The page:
If the current proposed tax reform plan is passed without amendment, the philanthropic sector will incur a dramatic hit, with vast and negative unintended consequences.
Because of the Founding Fathers’ desire for small government, the philanthropic sector exists to fill the needs not met by either the government or private for-profit sector. The titan of industry Andrew Carnegie stated in 1889, that through philanthropy “the surplus of wealth of the few will become, in the best sense, the property of many, because administered for the common good, and this wealth passing through the hands of the few can be made a much more potent force.”
The sector — which encompasses over 1 million 501(c)(3) organizations, employs one-tenth of the U.S. workforce, and provides opportunities for education, arts, health care and other social services — relies heavily on individual giving. In 2016, individuals provided almost $282 billion in charitable gifts, about 72 percent of all gifts made to nonprofit organizations.
While very few individuals list tax benefits as the primary reason for making a charitable gift, the fact remains that when government incentivizes the gifts, Americans are more likely to give, and give more.
While neither the White House nor Congress has proposed to repeal the charitable gift deduction, some potential changes to the tax code will discourage giving, including: Cutting the top marginal tax rate to 35 percent, doubling the standard deductions for individuals and couples, and repealing the estate tax that is levied on the richest individuals.
A study commissioned by the nonprofit advocacy group Independent Sector that was conducted by the Indiana University Lilly School of Philanthropy partnering with the conservative think tank, American Enterprise Institute, found that reducing the top marginal rate to 35 percent would result in a decline of $2.1 billion in charitable giving.
Even more troubling for charitable giving would be increasing the standard deduction. The nonpartisan Joint Committee on Taxation estimates that under the proposed change only 5 percent of American households would itemize their income taxes, down from 30 percent currently. This dramatic change would reduce charitable giving by $11 billion annually, a significant hit to an industry that represents 10 percent of the workforce and will surely be asked to do more as the federal budget is cut to balance the decrease in revenue.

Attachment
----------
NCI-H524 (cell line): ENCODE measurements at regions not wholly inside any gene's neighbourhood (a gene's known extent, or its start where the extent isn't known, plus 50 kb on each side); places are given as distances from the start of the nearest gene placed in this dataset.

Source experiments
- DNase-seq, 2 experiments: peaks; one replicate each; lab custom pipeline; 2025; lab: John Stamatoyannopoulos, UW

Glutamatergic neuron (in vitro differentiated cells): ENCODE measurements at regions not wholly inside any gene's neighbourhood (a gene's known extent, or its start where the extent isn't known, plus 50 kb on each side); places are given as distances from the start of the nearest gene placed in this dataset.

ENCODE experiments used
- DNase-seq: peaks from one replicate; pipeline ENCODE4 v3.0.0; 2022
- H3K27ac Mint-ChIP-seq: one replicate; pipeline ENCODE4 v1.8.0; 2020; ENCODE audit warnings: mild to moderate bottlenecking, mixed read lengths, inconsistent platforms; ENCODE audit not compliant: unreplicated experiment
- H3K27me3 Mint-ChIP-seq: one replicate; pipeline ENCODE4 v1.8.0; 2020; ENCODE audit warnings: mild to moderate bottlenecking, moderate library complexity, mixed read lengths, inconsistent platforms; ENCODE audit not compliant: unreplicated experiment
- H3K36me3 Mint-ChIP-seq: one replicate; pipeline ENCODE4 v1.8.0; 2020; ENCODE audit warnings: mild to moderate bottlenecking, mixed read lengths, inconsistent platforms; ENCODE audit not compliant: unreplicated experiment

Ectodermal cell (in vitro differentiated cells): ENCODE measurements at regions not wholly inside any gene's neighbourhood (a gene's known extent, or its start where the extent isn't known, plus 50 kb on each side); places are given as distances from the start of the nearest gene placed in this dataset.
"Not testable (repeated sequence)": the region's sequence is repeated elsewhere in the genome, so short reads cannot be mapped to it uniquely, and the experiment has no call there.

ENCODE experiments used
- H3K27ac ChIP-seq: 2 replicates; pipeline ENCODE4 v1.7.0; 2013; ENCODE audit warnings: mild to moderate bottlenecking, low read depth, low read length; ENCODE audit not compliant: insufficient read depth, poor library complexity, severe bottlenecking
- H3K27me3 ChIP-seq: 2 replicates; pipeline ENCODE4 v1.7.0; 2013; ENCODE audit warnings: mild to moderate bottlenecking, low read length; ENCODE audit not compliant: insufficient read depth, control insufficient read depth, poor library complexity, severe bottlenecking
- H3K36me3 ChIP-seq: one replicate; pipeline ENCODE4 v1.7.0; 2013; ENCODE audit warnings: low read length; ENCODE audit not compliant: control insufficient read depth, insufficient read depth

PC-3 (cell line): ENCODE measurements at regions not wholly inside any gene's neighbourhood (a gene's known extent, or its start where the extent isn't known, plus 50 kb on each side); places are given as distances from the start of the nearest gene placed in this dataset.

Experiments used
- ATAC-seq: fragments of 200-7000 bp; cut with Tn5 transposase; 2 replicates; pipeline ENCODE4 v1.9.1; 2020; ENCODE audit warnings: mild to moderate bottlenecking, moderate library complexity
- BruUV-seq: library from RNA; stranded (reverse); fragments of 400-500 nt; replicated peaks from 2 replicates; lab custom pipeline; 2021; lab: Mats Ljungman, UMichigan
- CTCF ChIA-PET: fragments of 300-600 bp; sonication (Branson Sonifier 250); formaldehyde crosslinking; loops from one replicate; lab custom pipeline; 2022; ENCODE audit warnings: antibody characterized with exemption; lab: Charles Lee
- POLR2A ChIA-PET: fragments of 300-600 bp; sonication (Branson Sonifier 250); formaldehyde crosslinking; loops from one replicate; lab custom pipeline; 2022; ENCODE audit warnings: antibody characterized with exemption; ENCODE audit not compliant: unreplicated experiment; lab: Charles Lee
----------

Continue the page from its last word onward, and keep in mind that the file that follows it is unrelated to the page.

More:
In Carnegie’s vision, repealing the estate tax would have little bearing on philanthropy as he favored giving away wealth during a lifetime, saying, “the man who dies thus rich dies disgraced.” Most transformative gifts are made late in life when the donor no longer needs the assets. For the wealthiest Americans, the estate tax is certainly an incentive to make larger gifts.
I implore Congress to consider these consequences, as unintended as they may be, as it continues discussions on reforming the tax code. If Congress continues on the current course, it should adopt changes that safeguard charitable giving.
During the 2016 presidential campaign, then-candidate Donald Trump proposed capping itemized deductions, including charitable gifts, at $100,000 for individuals and $200,000 for couples, but the current proposal does not include that provision and discourages gifts from the wealthy.
The Lilly School of Philanthropy study finds that a universal charitable deduction for all taxpayers, not just those who itemize, would increase charitable giving regardless of the rate being lowered or standard deduction doubled.
The philanthropic sector has played an important role throughout America’s history and is an essential element of the civil society that must be protected.
Matt Osborne is director of leadership gifts at Centre College in Danville.